Hopefully this isn’t a shock to anyone reading this, but I’m a furry.
owo uwu nuzzles rawr tehe
So, I think I can share a little bit about why I joined the fandom, what being in a subculture community is like, and how some of those experiences have made me a better person and helped me be a part of or run successful online communities.
I hope that though this I can talk about what makes a community good or bad, what brings division, and what good rules for a healthy community look like.
But, to get there, I think I need to first indoctrinate you into the furry culture of OwO and UwU. So prepare your beans, we’re about to get fluffy.
Character owned by me, art by Talon Creations
Might also talk about https://wileywiggins.com/merveilles.html as that’s a community and ethos I can speak to as well
Adopting new societal values of acceptance #
Understanding the common good #
Encryption, Tradgedy of the commons
Small and connected #
I miss voice-first servers like TeamSpeak
Echo Chambers #
Data and fact driven sharing #
ensuring that we’re self moderating one another
Something I’ve written while thinking about this #
As I walked to my car after class I could smell the ashes of a cigarette and hear the echos of a train scraping on its tracks. The cool foggy air held still beams of light. It looked like a scene from Blade runner, but I couldn’t help but feel like the Android’s of it’s inspiration, lusting after something to make me feel alive.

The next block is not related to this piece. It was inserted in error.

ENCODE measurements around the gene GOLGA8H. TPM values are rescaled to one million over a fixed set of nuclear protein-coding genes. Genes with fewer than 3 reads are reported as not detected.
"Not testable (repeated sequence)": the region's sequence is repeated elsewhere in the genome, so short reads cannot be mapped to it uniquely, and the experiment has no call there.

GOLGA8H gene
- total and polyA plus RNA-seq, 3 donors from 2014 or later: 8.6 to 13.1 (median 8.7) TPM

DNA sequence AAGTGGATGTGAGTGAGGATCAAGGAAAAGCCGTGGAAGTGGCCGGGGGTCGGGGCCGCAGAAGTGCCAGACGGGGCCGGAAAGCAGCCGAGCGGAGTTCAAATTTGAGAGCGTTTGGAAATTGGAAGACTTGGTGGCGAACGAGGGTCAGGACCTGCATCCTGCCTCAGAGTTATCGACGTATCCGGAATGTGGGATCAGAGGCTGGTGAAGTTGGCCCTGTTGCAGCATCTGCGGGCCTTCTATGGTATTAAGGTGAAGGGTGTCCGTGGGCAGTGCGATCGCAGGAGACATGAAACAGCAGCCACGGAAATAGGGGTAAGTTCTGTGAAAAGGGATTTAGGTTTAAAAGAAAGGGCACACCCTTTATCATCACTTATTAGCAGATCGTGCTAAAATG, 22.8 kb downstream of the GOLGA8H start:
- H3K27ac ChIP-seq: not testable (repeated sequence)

The drive home was mentally taxing. The fog so dense that cars ahead seemed to be balls of light floating in the distance and keeping sight of the lines to stay in my lane took a constant effort. After a little over half an hour of focus and 80’s synthwave music I pulled into my driveway.
My day had been long, and I hadn’t had a good meal to speak of so I heated up some leftovers and talked with my parents as I ate. My mom was distracted by writing her next book and my dad was lost in a sea of Facebook memes, which he was showing us between intermittent laughter. I wasn’t really amused, in fact I was irritated.
I ranted to him about something I know he’s heard from me before, the spheel of how Facebook is evil. How computers deprive us of our privacy and we willingly feed a machine that is well documented in its atrocities, and as usual he failed to see the point.
He used the same defense everyone does “All of my friends are on Facebook”
How many of those ‘friends’ do you really talk to? How many of them just repost meaningless memes and jokes, while providing no insight, let alone basic updates on their life.
Some of my absolute best friends are people I’ve met online or only know online, but none of them are people I stay in contact with though Facebook.